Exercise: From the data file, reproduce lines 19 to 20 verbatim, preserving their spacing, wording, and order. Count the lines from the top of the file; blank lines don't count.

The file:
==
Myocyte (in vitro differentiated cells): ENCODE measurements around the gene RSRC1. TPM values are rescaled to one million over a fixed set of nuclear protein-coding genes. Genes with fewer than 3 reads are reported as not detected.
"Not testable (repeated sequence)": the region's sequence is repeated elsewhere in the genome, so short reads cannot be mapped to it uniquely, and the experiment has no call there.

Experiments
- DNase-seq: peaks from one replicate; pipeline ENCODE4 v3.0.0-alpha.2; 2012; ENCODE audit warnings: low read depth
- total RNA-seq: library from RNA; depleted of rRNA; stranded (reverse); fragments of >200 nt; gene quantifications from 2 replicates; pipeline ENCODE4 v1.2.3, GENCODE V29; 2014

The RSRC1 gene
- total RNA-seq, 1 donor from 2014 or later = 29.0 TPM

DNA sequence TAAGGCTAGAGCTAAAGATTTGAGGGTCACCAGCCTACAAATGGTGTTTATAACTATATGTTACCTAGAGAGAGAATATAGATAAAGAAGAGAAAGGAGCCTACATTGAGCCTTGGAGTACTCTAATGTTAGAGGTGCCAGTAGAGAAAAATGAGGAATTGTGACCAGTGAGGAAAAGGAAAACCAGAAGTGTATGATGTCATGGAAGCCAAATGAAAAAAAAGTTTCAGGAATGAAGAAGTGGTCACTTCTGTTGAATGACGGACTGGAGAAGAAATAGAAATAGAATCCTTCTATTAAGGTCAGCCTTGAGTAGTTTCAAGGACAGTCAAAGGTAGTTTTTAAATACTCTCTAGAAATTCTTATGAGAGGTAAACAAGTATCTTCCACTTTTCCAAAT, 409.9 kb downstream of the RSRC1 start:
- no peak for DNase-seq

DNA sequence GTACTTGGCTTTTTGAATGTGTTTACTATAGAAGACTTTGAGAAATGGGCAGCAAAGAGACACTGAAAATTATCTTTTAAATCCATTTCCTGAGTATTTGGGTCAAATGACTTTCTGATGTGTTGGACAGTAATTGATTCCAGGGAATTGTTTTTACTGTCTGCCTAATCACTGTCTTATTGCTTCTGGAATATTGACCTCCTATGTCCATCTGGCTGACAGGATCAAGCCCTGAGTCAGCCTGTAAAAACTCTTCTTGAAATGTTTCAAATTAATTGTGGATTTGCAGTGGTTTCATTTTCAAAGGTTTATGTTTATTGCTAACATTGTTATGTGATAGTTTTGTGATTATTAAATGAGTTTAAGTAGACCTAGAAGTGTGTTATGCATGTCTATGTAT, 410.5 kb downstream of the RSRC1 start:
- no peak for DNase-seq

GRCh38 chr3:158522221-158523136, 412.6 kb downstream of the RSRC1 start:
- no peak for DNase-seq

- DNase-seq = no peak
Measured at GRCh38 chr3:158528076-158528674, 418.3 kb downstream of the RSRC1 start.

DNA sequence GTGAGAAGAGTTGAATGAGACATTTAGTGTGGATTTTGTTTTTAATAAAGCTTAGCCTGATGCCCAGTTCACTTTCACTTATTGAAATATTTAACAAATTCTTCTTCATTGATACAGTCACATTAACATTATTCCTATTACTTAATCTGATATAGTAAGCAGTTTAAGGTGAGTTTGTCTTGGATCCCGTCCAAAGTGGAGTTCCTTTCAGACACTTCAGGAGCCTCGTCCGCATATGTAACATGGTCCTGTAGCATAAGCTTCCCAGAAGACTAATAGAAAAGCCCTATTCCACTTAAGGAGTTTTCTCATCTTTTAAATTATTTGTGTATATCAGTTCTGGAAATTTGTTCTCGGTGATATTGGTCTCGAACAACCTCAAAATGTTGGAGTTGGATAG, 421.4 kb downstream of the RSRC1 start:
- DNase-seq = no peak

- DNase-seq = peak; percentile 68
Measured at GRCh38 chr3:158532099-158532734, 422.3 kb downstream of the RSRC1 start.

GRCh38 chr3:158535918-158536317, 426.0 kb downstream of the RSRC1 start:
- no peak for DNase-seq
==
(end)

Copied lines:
Measured at GRCh38 chr3:158532099-158532734, 422.3 kb downstream of the RSRC1 start.

GRCh38 chr3:158535918-158536317, 426.0 kb downstream of the RSRC1 start: